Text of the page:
Change is afoot, courtesy of streaming giant Netflix, with downloads for on-the-go viewing, the addition of video previews on its interface, and a shortcut through the Australian censorship bureaucracy for quicker releases.
Often the problem with streaming video is the streaming part. You can’t do it on an airplane … yet. And even when WiFi gets to Australian aircraft, who knows whether you’ll be allowed to, or can afford to. Likewise, your 4G data allowance could lead to data shortages.
Netflix’s solution? Download shows to your portable device and then you can watch them anytime, anywhere, without a data connection.
Mini review: Does it work?
I logged onto my Netflix account with an Android tablet. Shows available for download are marked with the traditional download button. I picked one and hit the button. The first time it installed some kind of download manager, and then brought down the TV episode. This proved to be 288MB in size. How quickly this happens will depend on your connection speed. With my mediocre 5.5Mbps ADSL2+ connection, it only took a few minutes.
So, did it work? I logged out of the Netflix app, and disconnected from my WiFi and the logged back in to Netflix. Or, I tried to. “We cannot detect a network connection on this device. Please check Network Settings to connect to an available network” said the app. Oh well.
I connected to the network and tried again. The logon worked and took me through to the “Who’s Watching” page. So I switched off the network again and chose my icon. Nup: “We cannot detect a network …” WiFi back on, select my icon, and I’m in.
So, finally, WiFi off again. Now I could navigate to the download section and I could play the episode. Picture quality was fine on the small screen. The usual subtitle and language selection options were available. It blocked the tablet’s screenshot feature while it was running, but the tablet was able to Miracast the show to the Microsoft Wireless Display Adaptor plugged into a TV.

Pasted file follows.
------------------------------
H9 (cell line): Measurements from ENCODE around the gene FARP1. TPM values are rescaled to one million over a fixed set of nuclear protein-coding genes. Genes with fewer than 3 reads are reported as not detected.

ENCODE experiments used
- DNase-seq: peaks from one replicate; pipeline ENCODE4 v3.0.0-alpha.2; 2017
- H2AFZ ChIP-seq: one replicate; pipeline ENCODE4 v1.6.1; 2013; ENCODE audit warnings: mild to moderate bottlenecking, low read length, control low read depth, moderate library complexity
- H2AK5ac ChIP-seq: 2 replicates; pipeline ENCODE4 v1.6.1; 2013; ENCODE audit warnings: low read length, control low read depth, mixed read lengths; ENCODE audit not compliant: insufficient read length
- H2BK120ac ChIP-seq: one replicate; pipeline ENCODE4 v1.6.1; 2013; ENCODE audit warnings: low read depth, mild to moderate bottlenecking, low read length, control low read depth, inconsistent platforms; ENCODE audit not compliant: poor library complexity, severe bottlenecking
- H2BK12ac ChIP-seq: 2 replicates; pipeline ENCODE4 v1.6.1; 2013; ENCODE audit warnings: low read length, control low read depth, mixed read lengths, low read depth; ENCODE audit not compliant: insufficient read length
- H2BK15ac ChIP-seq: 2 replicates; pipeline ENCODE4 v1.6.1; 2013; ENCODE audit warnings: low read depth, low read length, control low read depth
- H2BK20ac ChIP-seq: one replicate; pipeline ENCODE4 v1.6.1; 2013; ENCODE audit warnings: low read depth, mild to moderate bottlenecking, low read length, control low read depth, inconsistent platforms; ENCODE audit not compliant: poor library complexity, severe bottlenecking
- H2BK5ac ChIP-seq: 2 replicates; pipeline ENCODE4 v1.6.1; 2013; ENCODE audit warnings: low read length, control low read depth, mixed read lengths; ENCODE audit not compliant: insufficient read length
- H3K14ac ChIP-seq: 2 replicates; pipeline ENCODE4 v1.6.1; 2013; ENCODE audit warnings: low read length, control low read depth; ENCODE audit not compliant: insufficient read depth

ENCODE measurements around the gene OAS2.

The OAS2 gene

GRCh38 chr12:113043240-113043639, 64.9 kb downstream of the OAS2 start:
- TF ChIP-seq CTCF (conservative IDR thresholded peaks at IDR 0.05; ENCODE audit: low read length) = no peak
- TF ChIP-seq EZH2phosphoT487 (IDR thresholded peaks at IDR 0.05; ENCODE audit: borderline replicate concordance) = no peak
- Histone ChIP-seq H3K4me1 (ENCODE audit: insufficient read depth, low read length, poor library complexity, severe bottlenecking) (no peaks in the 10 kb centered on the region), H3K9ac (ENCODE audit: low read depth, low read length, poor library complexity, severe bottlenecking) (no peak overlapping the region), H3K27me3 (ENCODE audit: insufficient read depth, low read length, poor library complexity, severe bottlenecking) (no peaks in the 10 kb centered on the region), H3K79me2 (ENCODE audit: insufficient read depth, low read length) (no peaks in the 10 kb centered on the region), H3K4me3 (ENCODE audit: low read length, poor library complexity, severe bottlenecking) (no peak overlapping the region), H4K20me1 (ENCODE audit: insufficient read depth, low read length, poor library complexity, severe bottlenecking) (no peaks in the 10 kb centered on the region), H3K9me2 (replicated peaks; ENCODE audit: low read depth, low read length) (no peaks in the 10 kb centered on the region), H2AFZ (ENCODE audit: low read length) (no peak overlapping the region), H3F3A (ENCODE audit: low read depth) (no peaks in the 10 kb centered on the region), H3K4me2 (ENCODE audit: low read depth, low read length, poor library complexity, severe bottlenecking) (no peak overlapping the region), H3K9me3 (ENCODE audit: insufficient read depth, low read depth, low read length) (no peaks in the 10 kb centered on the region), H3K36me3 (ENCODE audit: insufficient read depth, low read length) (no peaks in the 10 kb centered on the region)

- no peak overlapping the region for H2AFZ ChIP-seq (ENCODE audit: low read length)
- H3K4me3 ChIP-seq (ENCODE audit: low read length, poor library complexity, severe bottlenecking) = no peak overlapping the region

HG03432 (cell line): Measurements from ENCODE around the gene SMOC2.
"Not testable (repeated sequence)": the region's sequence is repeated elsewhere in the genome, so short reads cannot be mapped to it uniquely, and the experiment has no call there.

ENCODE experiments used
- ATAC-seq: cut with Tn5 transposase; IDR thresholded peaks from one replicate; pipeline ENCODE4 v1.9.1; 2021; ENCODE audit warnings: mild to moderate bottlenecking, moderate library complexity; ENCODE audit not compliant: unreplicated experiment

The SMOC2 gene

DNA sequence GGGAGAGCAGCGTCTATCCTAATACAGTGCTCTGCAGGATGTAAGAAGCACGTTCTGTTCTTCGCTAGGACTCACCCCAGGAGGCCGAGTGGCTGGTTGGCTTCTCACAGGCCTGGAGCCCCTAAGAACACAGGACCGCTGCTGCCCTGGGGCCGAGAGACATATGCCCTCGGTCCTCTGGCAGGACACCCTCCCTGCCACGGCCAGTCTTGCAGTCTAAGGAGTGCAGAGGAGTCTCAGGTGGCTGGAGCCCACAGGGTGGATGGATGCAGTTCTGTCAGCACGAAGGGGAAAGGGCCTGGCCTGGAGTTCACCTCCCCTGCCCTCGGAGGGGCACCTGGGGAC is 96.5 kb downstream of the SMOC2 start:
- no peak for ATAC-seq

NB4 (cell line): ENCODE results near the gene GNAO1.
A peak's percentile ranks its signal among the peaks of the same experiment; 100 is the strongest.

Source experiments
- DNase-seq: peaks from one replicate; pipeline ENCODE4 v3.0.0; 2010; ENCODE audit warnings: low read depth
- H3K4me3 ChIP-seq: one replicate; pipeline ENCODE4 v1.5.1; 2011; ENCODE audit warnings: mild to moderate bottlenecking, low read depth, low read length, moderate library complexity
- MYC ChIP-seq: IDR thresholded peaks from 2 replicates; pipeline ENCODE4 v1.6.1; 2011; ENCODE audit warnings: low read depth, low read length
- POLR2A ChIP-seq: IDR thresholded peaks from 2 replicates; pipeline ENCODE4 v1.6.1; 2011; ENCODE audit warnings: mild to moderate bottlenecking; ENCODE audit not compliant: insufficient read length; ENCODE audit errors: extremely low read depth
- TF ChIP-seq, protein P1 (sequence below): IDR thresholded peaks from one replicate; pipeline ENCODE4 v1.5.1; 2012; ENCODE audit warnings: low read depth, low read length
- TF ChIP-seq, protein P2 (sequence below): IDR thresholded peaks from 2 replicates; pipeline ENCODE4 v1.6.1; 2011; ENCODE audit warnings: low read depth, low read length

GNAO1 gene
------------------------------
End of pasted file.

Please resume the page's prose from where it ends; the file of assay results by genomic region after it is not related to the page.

As shown on the TV, the picture used about two thirds of the screen width, leaving black bars to either side. That works out to 1280 pixels wide, so I figure the download uses a 720p resolution (1280 by 720 pixels).
The show could be Google Cast just like any Netflix TV to a Chromecast or compatible device.
When you’re finished with a show, you can press on it for a second on the downloads screen and the option to delete it comes up, allowing you to reclaim the space.
I didn’t bother looking for the download file on the Android device. I think it’s safe to assume that it would be heavily copy protected.
So, in brief: if you’re planning on using this feature on a device or in circumstances in which a connection to the Internet is not feasible, make sure that you’ve logged into the app and chosen your profile while you still have Internet or you won’t be able to play back the downloaded shows. If you do have 4G or whatever on your phone, then that won’t be a problem.
And remember, this is for Android and iOS only. The Windows Store Netflix app doesn’t offer this, so no go for travelling with your notebook.
Netflix Video previews
As you’re browsing through the various Netflix panels and recommendations, the apps are going to be upgraded to show you video in the background to give you a sense of what the video’s about. Netflix explains: